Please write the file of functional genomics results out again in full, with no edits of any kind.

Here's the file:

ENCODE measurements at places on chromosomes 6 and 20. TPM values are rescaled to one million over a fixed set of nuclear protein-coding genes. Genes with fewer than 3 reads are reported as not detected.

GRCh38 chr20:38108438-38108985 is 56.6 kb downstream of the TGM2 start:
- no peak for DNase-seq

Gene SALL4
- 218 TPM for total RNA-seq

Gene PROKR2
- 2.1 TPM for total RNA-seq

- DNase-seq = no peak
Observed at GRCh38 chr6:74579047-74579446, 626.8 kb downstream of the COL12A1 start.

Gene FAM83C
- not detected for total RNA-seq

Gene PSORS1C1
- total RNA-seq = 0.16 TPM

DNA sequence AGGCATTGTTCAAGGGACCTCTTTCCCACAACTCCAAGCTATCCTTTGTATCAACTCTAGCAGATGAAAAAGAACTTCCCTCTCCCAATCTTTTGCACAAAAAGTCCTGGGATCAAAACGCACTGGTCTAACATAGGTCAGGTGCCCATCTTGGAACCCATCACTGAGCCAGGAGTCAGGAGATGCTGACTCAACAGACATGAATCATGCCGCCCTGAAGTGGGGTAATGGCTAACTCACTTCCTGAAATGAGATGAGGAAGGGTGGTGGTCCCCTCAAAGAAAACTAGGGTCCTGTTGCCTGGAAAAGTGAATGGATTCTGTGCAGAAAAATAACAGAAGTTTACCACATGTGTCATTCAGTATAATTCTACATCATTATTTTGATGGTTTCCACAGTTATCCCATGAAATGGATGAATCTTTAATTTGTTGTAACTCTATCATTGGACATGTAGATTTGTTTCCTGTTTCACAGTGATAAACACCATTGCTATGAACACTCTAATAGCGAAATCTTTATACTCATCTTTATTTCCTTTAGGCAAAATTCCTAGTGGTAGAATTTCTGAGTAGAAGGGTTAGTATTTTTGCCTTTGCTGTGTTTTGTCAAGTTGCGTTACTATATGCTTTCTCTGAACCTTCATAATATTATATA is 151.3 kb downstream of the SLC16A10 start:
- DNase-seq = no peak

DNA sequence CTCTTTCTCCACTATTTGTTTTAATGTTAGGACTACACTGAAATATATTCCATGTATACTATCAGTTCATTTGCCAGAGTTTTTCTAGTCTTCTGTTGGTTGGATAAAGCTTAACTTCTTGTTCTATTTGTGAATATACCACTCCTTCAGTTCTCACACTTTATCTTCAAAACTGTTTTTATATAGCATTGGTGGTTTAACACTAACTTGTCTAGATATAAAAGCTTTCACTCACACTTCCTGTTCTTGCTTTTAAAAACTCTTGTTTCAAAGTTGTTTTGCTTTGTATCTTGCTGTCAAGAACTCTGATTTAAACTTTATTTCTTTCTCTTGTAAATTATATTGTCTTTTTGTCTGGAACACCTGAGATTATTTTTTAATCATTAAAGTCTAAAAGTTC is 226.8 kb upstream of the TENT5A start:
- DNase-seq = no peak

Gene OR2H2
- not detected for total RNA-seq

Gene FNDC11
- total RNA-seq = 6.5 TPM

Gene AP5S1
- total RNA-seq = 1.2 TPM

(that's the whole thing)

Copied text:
ENCODE measurements at places on chromosomes 6 and 20. TPM values are rescaled to one million over a fixed set of nuclear protein-coding genes. Genes with fewer than 3 reads are reported as not detected.

GRCh38 chr20:38108438-38108985 is 56.6 kb downstream of the TGM2 start:
- no peak for DNase-seq

Gene SALL4
- 218 TPM for total RNA-seq

Gene PROKR2
- 2.1 TPM for total RNA-seq

- DNase-seq = no peak
Observed at GRCh38 chr6:74579047-74579446, 626.8 kb downstream of the COL12A1 start.

Gene FAM83C
- not detected for total RNA-seq

Gene PSORS1C1
- total RNA-seq = 0.16 TPM

DNA sequence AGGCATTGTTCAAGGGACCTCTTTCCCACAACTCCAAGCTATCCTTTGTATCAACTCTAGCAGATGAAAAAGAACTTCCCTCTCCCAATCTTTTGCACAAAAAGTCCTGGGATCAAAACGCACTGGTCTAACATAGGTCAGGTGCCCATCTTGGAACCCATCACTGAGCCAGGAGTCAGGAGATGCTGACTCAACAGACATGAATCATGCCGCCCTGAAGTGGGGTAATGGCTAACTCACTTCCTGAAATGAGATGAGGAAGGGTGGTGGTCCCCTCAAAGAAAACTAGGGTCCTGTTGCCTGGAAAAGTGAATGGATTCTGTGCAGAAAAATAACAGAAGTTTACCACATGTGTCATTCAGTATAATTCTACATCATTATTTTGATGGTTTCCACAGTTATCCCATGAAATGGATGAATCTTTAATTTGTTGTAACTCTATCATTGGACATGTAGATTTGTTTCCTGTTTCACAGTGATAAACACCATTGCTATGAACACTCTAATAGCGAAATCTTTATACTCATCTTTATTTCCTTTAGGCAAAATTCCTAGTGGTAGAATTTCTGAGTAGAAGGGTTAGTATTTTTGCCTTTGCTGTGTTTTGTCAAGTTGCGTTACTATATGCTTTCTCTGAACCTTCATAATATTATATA is 151.3 kb downstream of the SLC16A10 start:
- DNase-seq = no peak

DNA sequence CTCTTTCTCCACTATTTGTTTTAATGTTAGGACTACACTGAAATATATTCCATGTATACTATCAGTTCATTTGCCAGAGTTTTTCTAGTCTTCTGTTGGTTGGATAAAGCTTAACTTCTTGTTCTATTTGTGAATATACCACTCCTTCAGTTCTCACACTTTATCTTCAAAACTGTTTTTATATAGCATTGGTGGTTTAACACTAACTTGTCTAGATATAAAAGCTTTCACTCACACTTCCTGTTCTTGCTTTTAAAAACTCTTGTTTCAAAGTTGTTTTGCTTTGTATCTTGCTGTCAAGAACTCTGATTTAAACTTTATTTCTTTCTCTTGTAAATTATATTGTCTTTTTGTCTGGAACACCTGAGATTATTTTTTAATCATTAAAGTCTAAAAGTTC is 226.8 kb upstream of the TENT5A start:
- DNase-seq = no peak

Gene OR2H2
- not detected for total RNA-seq

Gene FNDC11
- total RNA-seq = 6.5 TPM

Gene AP5S1
- total RNA-seq = 1.2 TPM